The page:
{organising} 3 easy ways to create decluttering habits

When was the last time you had a good clear out?

Why should you even bother?

Like me, I’m fairly confident that you’re buying things or people are giving you things regularly.

I’m not even talking about being a shopper of unnecessary things.

  • When you replace your gym pants or sports bras, are you tossing out the old ones? If you pick up a couple of new T-shirts, are you just adding them into the pile or drawer?
  • When you buy a couple of new bowls, are you donating the old ones? I’m sure the old ones didn’t break?
  • When you buy two new body soaps to try, and you try them for your next couple of showers, are you using up the old ones first? Do you now have four open bottles in the shower? 😉

Decluttering your stuff helps you feel clearer mentally, and opens you up to blessings and abundance in your life, not only of the physical kind.

Here are a few ideas to create great decluttering habits:

Conscious decluttering before birthdays and Christmas

I do this mostly for the kids but for myself too if I have a birthday lunch. People will bring presents so you might as well create space for it all.

One in, one out rule

This rule is probably the most unexciting and yet the most effective constant form of decluttering I do. I keep a donate tub on my washing machine in the kitchen and I keep putting things in there. If I buy two new mugs, I look through the cupboard to find the two that spark the least joy. I do the same with clothes too.

Physical boundaries

This is another one of my favourites. Everything in my house has a place where it lives. And since my Konmari days (coming up on 7 years!), there is usually only one place, no longer three spaces all over the house, unless the item is used there. When the physical space is too small for the item (s), it’s time to reduce the number of items until the space is comfortable again.

What about Konmari?

I still recommend doing a Konmari-type decluttering if you can – the biggest use for me is that you get to see everything at the same time and it shocks you senseless so you’re never tempted to hoard as many items again. If you click through to that post, you’ll see all the vases. I’m pleased to tell you that I’ve not bought one extra vase since the time all those were decluttered – yay!

My suggestion:

  1. Give yourself a small task every day for a week (one kitchen drawer, the bathroom vanity, your T-shirts, etc.) and set your timer for 15 minutes while you declutter.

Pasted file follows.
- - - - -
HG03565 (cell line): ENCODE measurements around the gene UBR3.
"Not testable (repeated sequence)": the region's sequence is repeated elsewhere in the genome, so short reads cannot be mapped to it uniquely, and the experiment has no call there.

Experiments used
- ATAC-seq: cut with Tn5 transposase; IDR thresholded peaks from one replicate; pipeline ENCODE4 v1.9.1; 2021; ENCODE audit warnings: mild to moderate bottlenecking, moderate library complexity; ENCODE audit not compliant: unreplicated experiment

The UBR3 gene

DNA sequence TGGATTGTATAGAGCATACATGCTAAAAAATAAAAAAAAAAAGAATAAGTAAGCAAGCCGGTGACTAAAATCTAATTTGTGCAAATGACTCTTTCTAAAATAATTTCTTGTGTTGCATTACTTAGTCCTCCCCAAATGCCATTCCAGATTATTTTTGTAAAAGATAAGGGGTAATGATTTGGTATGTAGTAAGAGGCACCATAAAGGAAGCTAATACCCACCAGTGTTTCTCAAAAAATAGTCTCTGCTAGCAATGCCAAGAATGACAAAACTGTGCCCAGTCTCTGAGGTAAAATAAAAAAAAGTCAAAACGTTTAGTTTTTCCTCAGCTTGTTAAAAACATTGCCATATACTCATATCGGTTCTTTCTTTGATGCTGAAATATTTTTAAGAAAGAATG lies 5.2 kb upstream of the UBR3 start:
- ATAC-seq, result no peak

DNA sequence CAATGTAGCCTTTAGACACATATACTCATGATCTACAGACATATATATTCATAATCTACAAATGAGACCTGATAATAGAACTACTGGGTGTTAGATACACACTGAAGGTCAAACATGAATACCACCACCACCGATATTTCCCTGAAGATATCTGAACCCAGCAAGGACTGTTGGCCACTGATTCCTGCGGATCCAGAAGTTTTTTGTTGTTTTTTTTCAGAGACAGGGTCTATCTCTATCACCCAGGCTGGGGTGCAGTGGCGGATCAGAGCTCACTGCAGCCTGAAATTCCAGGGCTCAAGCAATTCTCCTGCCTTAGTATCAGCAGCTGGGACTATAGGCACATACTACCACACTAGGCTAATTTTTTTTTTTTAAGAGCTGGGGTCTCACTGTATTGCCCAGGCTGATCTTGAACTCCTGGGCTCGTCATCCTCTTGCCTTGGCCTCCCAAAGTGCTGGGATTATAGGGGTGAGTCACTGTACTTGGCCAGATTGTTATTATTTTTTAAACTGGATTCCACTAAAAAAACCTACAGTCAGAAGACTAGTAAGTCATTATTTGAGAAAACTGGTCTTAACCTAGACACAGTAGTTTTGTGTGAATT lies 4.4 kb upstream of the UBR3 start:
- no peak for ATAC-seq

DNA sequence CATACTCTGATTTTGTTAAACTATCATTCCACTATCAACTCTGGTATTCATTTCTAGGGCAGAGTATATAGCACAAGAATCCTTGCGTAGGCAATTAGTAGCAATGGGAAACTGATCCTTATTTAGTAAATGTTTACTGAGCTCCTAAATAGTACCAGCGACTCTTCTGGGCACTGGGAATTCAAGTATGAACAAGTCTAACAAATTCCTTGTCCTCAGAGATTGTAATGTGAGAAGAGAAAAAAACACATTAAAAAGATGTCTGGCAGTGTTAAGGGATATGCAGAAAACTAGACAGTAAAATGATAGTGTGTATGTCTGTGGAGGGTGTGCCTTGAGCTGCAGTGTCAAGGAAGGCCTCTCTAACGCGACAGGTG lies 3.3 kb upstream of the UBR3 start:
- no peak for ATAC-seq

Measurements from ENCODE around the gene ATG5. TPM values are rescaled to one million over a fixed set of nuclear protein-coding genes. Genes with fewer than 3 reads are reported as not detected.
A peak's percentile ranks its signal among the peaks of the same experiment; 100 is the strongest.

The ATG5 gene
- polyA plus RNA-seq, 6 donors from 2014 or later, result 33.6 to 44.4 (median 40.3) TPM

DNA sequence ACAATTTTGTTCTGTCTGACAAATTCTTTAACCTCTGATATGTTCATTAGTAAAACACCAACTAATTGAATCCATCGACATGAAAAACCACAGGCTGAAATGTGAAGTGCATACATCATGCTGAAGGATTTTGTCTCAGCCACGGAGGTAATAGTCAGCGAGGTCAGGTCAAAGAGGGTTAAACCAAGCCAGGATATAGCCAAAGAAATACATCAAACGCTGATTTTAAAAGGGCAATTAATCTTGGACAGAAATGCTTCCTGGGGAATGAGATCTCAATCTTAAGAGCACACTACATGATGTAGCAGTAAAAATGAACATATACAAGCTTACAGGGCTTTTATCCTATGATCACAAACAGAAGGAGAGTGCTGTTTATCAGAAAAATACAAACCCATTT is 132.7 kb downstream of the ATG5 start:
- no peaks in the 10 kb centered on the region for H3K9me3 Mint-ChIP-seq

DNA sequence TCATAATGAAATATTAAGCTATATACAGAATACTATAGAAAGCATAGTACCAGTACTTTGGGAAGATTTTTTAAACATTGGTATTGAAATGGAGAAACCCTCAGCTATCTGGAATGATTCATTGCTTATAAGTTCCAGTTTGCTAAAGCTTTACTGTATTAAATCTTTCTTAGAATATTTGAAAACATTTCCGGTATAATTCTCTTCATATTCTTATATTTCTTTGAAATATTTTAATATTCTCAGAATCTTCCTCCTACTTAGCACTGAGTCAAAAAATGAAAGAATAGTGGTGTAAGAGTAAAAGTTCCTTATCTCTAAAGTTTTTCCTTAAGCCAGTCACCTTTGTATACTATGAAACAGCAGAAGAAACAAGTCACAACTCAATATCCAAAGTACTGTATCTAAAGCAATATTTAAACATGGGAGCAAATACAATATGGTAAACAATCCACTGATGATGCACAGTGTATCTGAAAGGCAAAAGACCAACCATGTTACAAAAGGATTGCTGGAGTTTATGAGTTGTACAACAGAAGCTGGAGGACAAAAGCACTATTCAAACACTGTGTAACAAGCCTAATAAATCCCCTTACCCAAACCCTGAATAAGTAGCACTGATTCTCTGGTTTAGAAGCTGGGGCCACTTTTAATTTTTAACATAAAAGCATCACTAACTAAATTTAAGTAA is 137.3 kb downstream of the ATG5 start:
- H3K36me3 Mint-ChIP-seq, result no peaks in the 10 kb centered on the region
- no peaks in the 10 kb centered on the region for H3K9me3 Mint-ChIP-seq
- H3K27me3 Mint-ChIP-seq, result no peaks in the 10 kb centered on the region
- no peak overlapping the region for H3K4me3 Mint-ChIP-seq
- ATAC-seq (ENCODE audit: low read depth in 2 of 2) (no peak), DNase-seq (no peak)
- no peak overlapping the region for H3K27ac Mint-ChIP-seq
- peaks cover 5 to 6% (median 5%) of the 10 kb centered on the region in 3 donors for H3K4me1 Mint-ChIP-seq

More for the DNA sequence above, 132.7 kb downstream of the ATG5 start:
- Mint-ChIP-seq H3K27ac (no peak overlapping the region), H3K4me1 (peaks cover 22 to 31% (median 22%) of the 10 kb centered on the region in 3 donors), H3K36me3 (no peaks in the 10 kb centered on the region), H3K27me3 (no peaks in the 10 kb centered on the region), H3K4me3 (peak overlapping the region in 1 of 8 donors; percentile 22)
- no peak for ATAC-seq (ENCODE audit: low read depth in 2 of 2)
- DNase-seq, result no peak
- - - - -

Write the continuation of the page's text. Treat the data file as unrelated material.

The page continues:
2. It is addictive once you get going and find the momentum to move onto problematic areas.
  3. But remember, as the Home Edit girls say, you can either have the stuff or the space.

If you’d like accountability and guidance to finally get your spaces organised, please book a virtual organising session of your choice. Both sessions come with a follow-up action plan for you to implement. I’d love to help you get organised, whatever your style.

Outer order, inner calm

I think there’s a lot of truth to the statement “outer order, inner calm” which I first read about in Gretchen Rubin’s book, The Happiness Project.

Outer order, inner calm

The idea is that if your outer environment is ordered and organised, so too will your inner environment be.

I’ve seen this concept play out both in my own life and in the lives of my clients. This is often how I’ve seen it show up:

– I’m more inspired to cook or bake if the kitchen is sparkling clean.
– When my photos are in order, I want to play more with my photography. On the other hand, if I’m behind on photo organising, I often feel reluctant to take photos because I know it’s just adding more work to my backlog.
– When my desk is neat and tidy, or at least organised, I feel like my mind is more organised and I can be focussed and productive while tackling my Eat the Frog tasks.
– When my house is organised and in order, I’m more able to relax with a book.
– My creative clients have told me that when they take some time to sort out their environment, they are more creative.

How have you observed this concept playing out in your own life?

organised wardrobe

Wardrobe in old house

I’m not for a minute suggesting that you’re not productive, effective or creative if your environment isn’t tidy and organised; I’m just saying that I’ve seen this in a lot of people and in my own life. I think it’s because 65% of people are visual learners.

If you’re also very visual, here are a few tips to maximise your effectiveness:

  • Reduce the flow of paper into your life and have a system to contain it.
  • Have a place for everything and don’t just put things down; put them away. It takes just a few seconds longer but it’s so worth it.
  • Build in a 5-minute desk tidy at the end of your daily work routine
  • Declutter regularly and as much as you can manage.
  • Stop bringing things/ stuff into your home. One of my friends has a no gift policy for birthdays but they gladly accept cards.

Your coaching challenge

Which of the five points above do you most need to implement? Number them from 1 – 5 and try working on them with the most important one first.



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